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THEATER REVIEW

Spooky delights and comic relief in `Blithe Spirit'

The production, at the Theatricum Botanicum, pokes fun at marriage and the spiritual world.

July 04, 2007|F. Kathleen Foley | Special to The Times

The characters in Noel Coward's "Blithe Spirit" do relish a dry martini. Charles Condomine, the novelist-protagonist of the piece, prepares the evening's libations with the intensity of an ancient alchemist. Savoring the result, his second wife, Ruth, gives an ecstatic shudder. "Dry as a bone," she pronounces.

That's a thematic manifesto if ever there was one. Written in 1941, reportedly in five days, "Spirit" was an extraordinary outpouring of comic genius that proved a tonic for war-torn Britain. Amazingly, Coward's arch treatment of death during such a blood-soaked period engendered a fair amount of controversy when first produced -- but early critics were soon silenced by the play's enormous popularity.

There's an obvious pun to be derived from Charles' slavish attention to the evening's liquid spirits. When Madame Arcati, Coward's famously eccentric psychic character, arrives at the Condomine residence to conduct a seance, she unleashes the ghostly presence of Elvira, Charles' deceased first wife, a mischievous genie who, once uncorked, shows no inclination to return to the "other side."

In the play's present incarnation -- draw another pun if you will -- director Heidi Helen Davis taps into Coward's frothy dryness to heady effect, despite a few minor poltergeists on opening night in the form of late entrances and fluffed lines.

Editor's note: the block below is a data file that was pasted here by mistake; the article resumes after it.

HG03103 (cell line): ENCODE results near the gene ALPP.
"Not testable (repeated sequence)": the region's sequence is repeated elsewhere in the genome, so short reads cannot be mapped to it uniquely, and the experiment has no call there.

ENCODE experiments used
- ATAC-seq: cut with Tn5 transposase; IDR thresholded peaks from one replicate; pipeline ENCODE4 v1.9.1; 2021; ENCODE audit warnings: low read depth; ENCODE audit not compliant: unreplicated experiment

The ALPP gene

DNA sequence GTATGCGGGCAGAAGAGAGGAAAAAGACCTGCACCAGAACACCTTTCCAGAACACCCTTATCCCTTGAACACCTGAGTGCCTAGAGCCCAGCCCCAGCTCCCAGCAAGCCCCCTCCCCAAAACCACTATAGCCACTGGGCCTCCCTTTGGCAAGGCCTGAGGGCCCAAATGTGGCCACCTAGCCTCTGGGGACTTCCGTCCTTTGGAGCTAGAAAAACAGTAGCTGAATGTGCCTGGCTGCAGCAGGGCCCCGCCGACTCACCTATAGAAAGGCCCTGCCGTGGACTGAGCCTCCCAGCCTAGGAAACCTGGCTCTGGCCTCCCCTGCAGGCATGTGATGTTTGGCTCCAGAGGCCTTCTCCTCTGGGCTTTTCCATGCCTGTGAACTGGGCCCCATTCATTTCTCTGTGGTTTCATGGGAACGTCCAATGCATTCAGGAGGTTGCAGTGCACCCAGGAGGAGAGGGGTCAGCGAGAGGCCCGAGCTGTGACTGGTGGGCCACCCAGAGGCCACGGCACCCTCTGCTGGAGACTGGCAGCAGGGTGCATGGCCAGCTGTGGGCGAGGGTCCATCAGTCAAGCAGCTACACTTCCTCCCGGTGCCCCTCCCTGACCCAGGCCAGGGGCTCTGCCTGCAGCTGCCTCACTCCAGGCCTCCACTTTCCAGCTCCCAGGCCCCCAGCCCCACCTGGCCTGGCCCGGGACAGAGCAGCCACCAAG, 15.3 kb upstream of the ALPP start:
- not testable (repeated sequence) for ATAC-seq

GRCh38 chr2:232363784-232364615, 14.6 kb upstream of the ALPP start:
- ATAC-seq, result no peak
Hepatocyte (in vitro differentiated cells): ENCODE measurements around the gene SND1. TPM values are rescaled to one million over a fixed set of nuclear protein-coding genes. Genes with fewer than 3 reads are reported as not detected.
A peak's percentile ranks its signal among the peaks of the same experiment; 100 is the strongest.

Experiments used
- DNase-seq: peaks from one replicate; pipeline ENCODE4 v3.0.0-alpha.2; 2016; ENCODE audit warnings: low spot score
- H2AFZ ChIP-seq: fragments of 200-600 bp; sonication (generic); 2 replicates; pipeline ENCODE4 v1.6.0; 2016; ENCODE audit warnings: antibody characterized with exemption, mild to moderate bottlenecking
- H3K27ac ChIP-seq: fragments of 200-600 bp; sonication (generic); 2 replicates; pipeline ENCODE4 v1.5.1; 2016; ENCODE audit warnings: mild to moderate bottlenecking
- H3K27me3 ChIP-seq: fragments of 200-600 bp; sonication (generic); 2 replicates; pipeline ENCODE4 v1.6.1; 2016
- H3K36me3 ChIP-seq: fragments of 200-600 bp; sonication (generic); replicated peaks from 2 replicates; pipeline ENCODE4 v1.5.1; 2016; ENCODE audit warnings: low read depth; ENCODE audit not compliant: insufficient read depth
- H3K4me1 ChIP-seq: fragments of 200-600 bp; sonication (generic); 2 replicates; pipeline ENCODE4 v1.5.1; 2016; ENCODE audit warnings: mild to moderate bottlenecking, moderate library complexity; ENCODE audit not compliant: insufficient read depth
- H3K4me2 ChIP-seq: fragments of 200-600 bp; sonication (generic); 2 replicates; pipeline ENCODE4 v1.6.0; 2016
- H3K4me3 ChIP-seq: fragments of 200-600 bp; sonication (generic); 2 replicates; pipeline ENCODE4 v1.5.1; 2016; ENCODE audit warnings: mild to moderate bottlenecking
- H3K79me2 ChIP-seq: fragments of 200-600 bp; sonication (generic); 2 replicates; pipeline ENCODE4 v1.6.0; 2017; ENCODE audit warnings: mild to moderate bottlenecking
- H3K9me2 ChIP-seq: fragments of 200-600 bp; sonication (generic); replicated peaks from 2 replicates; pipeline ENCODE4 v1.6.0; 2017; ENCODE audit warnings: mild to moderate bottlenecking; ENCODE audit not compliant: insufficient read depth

Setting Coward's drawing room comedy against the commodious outdoor backdrop of the Theatricum Botanicum may seem a stretch, but when the ghostly Elvira first wafts down the hillside, to genuinely spooky effect, you'll willfully suspend your disbelief.

Poor Charles (Mark Bramhall). Underneath his suavity lurks festering resentment. And why shouldn't Charles be irritable? "Hag-ridden" since boyhood, he has settled into tame domesticity with his domineering second wife Ruth (Melora Marshall). When Madame Arcati (Ellen Geer) conjures up Elvira (Abby Craden), Charles suffers a spiritual crisis, quite literally. But there's a light at the end of this tunnel -- if only he can persuade Elvira to go toward it.

Handsomely attired in Cynthia Herteg's period costumes, the cast -- which includes Tim Halligan, Danielle O'Loughlin and Crystal Sershen -- displays the easeful sophistication requisite to any Coward comedy. Bramhall tempers Charles' acerbity with a querulous edge, while Craden's amusingly wispy Elvira soon shows the adamantine will beneath her girlish pout.

Geer's Madame Arcati has a bluff heartiness at comical odds with her character's otherworldly profession. And as Ruth, Marshall is a delight, clipping off her acid retorts as if her stiff upper lip were spring-loaded.

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`Blithe Spirit'

Where: Theatricum Botanicum, 1419 N. Topanga Canyon Blvd., Topanga

When: See www.theatricum.com for schedule

Ends: Sept. 23

Price: $20 to $25

Contact: (310) 455-3723

Running time: 2 hours, 40 minutes

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